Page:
Census citizen question about protecting small state interests

Published 6:00 am Monday, November 9, 2009

A U.S. Senate move Thursday to block a citizenship question fromnext year’s census will make maintaining congressionalrepresentation harder for states like Mississippi, Louisiana andothers with slower population growth.

The defeated legislation, offered by Sen. David Vitter, R-La.,was aimed at keeping non-citizens from being counted as part of astate’s population for apportionment efforts in the U.S. House ofRepresentatives.

Vitter’s effort would not have changed the way House seats areallocated to states, but would have denied Census Bureau funds ifthe question were not added. Opponents said the measure would beexpensive as more than 400 million forms for next year’s censushave already been printed.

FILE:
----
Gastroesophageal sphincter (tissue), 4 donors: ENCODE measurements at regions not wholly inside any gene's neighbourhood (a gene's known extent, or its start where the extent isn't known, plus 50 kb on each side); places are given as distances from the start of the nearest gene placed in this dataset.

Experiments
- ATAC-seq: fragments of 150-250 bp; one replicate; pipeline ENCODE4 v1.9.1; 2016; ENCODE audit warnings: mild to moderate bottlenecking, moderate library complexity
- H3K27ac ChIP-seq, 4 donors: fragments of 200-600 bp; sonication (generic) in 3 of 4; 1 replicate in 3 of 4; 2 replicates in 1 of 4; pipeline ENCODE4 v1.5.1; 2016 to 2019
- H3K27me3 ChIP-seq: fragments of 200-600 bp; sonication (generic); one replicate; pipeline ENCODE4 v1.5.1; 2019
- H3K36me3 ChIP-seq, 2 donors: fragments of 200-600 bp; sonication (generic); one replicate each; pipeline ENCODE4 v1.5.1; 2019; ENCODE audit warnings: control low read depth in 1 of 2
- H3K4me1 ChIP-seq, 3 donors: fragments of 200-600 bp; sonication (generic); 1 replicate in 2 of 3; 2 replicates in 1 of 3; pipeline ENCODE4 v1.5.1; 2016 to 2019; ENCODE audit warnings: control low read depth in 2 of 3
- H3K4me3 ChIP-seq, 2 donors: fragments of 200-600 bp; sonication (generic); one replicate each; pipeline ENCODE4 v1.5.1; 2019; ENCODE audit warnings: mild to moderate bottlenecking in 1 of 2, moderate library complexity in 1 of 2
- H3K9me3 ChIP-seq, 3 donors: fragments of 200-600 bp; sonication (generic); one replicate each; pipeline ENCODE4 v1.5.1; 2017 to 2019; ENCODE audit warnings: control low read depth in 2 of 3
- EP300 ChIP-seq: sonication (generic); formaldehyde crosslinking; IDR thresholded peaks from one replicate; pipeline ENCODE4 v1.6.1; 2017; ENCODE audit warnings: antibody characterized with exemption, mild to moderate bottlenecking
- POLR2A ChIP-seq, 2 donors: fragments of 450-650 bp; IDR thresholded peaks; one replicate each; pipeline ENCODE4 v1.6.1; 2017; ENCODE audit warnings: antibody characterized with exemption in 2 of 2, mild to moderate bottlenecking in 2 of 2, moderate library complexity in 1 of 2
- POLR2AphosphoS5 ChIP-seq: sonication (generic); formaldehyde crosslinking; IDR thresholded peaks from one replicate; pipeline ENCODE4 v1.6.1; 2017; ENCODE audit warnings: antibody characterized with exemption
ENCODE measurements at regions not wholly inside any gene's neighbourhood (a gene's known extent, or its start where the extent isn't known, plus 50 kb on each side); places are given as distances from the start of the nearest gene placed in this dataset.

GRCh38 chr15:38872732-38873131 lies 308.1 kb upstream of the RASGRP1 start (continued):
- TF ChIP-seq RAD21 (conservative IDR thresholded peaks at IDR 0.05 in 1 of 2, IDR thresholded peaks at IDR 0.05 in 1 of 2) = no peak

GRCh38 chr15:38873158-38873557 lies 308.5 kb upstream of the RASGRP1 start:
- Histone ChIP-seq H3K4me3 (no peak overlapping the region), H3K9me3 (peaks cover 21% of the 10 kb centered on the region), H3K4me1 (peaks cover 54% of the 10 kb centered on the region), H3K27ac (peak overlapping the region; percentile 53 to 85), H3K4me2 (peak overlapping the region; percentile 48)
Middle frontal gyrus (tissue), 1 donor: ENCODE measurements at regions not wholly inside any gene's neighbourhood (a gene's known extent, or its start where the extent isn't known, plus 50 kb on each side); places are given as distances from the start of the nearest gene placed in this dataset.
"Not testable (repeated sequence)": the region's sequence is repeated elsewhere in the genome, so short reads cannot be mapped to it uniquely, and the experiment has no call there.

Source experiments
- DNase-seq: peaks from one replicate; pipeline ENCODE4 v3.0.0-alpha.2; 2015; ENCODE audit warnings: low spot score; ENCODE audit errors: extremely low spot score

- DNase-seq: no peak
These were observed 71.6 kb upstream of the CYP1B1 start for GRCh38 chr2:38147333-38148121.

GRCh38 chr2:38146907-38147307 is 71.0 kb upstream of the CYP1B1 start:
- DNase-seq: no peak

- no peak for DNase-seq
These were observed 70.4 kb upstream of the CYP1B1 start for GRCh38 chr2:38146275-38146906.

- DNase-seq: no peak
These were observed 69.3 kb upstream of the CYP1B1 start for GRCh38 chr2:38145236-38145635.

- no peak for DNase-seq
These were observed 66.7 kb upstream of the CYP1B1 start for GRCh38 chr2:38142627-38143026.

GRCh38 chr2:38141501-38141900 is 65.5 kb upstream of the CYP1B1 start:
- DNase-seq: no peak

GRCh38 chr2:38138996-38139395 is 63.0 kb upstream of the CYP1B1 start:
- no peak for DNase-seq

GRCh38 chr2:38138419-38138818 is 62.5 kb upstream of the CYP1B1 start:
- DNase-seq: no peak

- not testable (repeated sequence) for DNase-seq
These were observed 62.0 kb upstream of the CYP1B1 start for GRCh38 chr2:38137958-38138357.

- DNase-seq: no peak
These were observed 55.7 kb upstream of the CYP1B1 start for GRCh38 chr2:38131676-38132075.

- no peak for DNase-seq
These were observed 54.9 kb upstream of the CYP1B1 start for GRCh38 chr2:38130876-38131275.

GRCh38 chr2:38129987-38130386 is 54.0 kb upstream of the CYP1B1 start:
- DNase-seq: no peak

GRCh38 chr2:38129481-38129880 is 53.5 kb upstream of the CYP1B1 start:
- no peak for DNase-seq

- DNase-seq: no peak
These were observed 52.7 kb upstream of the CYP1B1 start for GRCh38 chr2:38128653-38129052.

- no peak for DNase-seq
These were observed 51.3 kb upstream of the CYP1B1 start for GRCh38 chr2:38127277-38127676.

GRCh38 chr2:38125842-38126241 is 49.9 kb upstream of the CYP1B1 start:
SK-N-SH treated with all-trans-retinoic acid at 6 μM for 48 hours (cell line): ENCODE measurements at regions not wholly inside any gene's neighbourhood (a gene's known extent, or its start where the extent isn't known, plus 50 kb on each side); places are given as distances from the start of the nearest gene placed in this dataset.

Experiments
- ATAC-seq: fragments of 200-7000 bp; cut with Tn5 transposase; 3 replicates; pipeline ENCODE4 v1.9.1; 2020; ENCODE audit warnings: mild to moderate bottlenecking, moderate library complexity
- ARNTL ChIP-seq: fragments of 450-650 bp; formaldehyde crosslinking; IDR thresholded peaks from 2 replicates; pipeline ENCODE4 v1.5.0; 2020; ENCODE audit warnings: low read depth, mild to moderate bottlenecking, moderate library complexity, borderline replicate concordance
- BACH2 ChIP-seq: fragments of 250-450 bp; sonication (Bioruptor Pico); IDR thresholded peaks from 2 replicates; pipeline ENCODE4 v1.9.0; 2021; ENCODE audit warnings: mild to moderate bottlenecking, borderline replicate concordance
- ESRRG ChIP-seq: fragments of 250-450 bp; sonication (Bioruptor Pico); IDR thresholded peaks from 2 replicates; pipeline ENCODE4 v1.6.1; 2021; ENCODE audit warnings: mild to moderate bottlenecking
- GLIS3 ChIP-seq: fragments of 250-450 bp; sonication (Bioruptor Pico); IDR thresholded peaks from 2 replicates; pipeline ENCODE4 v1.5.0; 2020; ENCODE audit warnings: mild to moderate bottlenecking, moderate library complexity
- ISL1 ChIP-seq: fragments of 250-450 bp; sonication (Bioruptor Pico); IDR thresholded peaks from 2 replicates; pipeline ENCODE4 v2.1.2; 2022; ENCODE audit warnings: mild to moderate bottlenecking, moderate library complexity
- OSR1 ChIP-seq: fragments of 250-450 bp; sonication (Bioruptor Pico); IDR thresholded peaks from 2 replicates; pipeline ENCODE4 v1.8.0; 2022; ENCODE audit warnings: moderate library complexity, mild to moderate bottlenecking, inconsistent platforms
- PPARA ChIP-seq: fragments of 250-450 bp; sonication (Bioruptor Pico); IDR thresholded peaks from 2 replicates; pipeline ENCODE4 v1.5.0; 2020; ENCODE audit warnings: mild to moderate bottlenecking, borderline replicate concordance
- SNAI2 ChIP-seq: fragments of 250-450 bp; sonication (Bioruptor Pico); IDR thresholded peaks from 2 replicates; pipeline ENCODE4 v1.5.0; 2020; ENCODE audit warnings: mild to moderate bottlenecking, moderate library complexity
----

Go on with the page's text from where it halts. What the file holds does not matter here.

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Another opponent contention was that the question would havediscouraged immigrants from responding to the form.

That’s correct, and that’s the point here. It is simply not fairfor smaller states like Mississippi and Louisiana to loserepresentation in the U.S. House to larger states like Californiathat have growing populations of non-citizens, many of whom may behere illegally.

Mississippi lost one of its five seats in the 435-member Houseof Representatives after the 2000 census. Louisiana is in aposition to lose one of its seven seats after next year.

Like many things in life, the census question comes down to amatter of how big a piece of the funding pie each state isgetting.

Billions in federal dollars are in large part based on how manypeople are in a given state. Those dollars, which are precious forstates like Mississippi, are jeopardized when congressionalrepresentation and votes are lost to other states.

This is not an anti-immigrant sentiment, as many serve animportant role in the U.S. economy by doing jobs that Americansjust will not do. Rather, the census question is a pro-small stateattempt to protect congressional representation that leads todollars that are so vital to the city, county and communityeconomies in those areas.